Sermon Text: Exodus 16: 2-15
Imagine, if you will, that you are on a family vacation and you’re packed in the car, driving hour after hour. You’re close to your destination—perhaps Ocean City, Virginia Beach, the Outer Banks, Myrtle Beach. It has been a long trip in the car, traffic has added time to the drive, lunch was hours ago, and now all of the Oreos, M&Ms, Pringles, and even the dried fruit are gone. The mood in the car is swiftly changing. The kids are irritable, you and your co-pilot are arguing over directions, and everyone is now on edge, complaining that they’re not there yet. What you have on your hands is a good case of hanger. Hunger plus anger equals hanger, and it brings out the worst in us. All of a sudden nothing matters but FOOD.
The Israelites are hangry. They are in the wilderness, it’s been a few weeks since they crossed the Red Sea, and now they are out of food. They finished the pretzels, the Little Debbies, the fruit snacks and the granola bars, and now every exit sign they pass is just a blank wall of green—there isn’t a McDonalds or a Cracker Barrel or a Waffle House to be seen. Not even a Sheetz. Thus, they begin the time-honored tradition of complaint.
And boy, do they complain. Our reading is only 14 verses long and they grumble seven times. Moses and Aaron are in their crosshairs. The people cannot understand why they followed these two crackpots into the wilderness and away from the comforts of civilizations: If only we had died by the hand of the Lord in the land of Egypt, when we sat by the fleshpots and ate our fill of bread; for you have brought us out into the wilderness to kill this whole assembly with hunger. Oof. Somebody give the Israelites a Snickers.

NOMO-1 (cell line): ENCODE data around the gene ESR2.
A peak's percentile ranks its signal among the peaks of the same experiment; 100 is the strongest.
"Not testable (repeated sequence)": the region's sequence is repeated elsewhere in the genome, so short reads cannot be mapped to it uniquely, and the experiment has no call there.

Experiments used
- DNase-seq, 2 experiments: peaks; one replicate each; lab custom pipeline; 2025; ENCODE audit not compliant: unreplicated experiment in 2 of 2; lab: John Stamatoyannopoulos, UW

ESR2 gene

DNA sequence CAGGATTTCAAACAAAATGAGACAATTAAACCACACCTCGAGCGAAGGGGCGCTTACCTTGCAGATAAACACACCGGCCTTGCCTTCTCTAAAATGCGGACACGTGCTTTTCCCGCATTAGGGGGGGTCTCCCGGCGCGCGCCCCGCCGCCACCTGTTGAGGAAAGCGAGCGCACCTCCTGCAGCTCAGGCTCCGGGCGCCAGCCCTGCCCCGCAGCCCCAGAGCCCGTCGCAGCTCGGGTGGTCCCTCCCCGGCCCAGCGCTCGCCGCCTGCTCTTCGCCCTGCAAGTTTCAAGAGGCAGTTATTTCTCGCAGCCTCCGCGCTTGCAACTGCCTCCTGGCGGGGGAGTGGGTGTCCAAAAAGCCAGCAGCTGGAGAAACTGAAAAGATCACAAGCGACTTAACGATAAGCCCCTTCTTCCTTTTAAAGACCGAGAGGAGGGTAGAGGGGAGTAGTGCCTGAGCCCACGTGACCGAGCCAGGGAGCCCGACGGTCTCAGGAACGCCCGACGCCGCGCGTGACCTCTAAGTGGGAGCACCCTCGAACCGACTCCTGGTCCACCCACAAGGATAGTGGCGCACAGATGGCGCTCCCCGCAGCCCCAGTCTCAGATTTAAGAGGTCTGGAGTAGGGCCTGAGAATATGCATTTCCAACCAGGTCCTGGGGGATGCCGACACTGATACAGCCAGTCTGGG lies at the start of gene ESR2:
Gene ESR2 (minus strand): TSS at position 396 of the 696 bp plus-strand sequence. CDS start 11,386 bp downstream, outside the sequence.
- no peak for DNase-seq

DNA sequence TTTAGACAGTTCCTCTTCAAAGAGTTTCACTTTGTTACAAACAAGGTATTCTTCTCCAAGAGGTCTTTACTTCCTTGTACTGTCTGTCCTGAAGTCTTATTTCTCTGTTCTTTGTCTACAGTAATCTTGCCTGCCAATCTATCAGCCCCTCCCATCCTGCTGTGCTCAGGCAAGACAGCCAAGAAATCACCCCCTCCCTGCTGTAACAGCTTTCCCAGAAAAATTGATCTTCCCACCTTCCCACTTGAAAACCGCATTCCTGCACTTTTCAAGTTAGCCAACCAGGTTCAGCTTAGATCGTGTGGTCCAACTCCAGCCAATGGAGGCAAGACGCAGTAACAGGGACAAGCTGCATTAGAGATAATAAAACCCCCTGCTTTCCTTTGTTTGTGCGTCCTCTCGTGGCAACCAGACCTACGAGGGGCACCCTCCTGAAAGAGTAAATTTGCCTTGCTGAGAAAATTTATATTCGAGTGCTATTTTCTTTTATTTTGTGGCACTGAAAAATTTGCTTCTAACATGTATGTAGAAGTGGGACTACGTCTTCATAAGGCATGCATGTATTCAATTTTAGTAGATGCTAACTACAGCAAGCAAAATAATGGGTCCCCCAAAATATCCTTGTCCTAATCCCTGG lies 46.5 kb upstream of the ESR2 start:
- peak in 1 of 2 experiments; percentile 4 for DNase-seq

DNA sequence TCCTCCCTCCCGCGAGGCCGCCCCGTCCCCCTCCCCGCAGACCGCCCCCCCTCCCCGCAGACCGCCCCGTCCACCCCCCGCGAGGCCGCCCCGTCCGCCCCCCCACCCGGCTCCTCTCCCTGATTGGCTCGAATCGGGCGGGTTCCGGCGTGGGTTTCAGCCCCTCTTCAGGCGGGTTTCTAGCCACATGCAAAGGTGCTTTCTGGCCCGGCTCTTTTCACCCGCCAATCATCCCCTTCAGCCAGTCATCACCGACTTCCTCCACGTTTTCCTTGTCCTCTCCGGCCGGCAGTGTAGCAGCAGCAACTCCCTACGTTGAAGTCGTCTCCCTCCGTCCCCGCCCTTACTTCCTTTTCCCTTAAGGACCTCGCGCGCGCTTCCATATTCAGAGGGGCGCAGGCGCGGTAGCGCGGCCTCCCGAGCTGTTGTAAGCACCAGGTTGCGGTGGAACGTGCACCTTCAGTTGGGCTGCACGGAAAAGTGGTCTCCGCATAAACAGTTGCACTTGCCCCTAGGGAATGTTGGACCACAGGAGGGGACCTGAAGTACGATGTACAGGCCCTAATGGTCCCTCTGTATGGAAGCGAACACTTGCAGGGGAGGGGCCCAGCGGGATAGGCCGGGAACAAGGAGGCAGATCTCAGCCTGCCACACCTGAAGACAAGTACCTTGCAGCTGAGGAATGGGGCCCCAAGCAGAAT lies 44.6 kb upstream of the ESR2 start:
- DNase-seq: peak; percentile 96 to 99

The Israelites are so fed up with their current situation that they misremember and romanticize life back in Egypt. They are glossing over all of the negative parts of slavery and forced labor and infanticide to glorify the time when they had something to eat.
But before we are too harsh on this tired and traveling people, we must remember that all of this is new to them. They are following Moses and Aaron, these two men who are speaking for a god whom they have only grown to know recently. In the Exodus narrative it took 400 years for God to hear their cries, and now after the Ten Plagues, a pillar of smoke and fire, and a miracle crossing of the Red Sea, they are starving in the wilderness, uncertain of the choice that they have made. They are justified in their worry.
Once again, God hears their cries and decides to do something about it. God promises to feed the Israelites with manna from heaven, this fine bread substance that will coat the ground like dew every morning, except for the Sabbath. It will be a visible sign of God’s care, compassion, and presence. The people will have bread. They will even have meat, stacks of quails in the evening. Every day their needs will be meet.
However, there is something larger at play in this story. The miracles of manna and quail grab all of the headlines, but God is up to something else. Like a potter that shapes a lump of clay, God is in the process of molding the Israelites into a new people. God’s design is to shape these former slaves into the people of God. They have only known life as slaves in Egypt, now they will be liberated from that mindset into something more.